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Logo of Phnom Penh Post newspaper Phnom Penh Post - South Korean manufacturers eye Cambodia

South Korean manufacturers eye Cambodia

South Korean investors were in Phnom Penh yesterday seeking opportunities in electronics manufacturing, an industry that experts have said could represent the next stage of growth for Cambodia’s economy.

Eleven delegates from Changwon City, South Korea, a manufacturing hub in the country, met with 70 local entrepreneurs, researching the possibility of bringing their electronics, machinery and automotive appliances businesses to the Kingdom.

Lead delegate Jung Ky-bang said Cambodia’s open and still-growing economy was ripe for investment in manufacturing.

“There aren’t trade relations between Cambodia and Changwon City yet,” he said. “We do hope that in the future, there will be more and more, especially in the machinery and electronics industries.”

Changwon City produces 41 per cent of the machinery, 13 per cent of the transport equipment and 80 per cent of the machine tools of South Korea’s gross domestic production, according to information provided by the delegation. GM Korea, Doosan Heavy Industries and Construction and LG Electronics are among the companies doing business there. Kim Tae-dong, a representative for Dol-Chul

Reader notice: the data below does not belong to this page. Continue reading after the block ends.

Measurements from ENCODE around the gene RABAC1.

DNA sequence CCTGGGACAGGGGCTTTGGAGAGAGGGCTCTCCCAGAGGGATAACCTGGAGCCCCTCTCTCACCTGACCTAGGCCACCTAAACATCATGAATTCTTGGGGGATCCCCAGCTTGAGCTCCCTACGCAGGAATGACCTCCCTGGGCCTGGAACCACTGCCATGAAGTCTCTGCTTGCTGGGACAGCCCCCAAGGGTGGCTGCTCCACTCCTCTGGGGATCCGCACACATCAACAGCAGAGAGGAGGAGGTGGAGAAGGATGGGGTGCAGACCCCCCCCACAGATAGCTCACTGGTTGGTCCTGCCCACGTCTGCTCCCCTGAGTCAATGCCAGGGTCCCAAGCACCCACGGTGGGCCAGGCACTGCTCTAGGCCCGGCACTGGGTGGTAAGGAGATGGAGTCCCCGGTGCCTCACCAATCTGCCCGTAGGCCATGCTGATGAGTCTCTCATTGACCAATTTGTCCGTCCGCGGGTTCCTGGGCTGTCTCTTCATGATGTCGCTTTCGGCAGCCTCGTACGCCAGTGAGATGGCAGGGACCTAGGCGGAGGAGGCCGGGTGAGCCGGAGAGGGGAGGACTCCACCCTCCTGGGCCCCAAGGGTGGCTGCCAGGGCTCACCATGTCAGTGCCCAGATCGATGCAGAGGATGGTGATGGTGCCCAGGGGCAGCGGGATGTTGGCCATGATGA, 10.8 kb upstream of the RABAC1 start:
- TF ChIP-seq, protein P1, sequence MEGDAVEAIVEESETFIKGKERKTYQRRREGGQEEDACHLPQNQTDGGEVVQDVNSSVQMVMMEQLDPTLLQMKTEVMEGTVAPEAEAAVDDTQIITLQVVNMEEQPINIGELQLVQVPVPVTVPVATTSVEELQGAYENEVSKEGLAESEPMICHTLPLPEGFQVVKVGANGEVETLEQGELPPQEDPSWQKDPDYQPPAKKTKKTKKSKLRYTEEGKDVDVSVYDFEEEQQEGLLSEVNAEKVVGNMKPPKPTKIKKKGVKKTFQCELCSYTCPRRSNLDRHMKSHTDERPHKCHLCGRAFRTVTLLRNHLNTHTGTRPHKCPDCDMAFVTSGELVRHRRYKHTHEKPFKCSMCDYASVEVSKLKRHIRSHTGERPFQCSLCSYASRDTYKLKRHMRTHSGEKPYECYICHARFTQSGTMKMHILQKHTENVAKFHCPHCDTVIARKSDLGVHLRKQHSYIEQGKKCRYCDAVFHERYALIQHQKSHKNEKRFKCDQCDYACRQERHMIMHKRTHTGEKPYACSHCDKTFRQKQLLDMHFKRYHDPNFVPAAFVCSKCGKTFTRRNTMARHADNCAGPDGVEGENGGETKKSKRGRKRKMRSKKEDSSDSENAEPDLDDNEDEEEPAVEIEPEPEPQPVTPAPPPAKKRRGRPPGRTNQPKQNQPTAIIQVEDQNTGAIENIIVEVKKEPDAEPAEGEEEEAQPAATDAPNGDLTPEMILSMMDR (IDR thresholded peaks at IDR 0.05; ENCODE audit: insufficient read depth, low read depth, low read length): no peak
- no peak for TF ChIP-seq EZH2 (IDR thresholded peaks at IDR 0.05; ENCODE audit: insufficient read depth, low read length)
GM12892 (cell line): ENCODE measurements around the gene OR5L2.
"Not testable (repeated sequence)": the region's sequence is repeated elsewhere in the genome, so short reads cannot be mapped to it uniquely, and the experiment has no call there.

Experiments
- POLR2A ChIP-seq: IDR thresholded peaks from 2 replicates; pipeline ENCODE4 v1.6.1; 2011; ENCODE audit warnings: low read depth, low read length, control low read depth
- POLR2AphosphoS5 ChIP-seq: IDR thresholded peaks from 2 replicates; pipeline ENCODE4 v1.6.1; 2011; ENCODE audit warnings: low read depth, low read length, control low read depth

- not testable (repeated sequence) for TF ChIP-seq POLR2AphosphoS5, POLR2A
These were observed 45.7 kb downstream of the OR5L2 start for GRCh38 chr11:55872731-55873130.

Engineering, which produces machinery and automotive accessories, said he would be watching the Kingdom’s growth for opportunities to enter the market. “We hope that the engineering industry will develop in the next several years,” he said. “If we see good results, we will open a factory.”

Jung Ky-bang said the first mission was exploratory, but he expected Changwon investors would come to Cambodia “to establish more factories.”

While some experts have said the Kingdom’s manufacturing base needs to be expanded to include electronics and other mid-level production, others are worried such a jump may be too early for Cambodia.

“I still have a concern about the quality of human resources in Cambodia for the high-tech industry,” said Cambodian Economic Association president Chan Sophal, adding that the local labour force may lack the skills necessary to work these manufacturing jobs.

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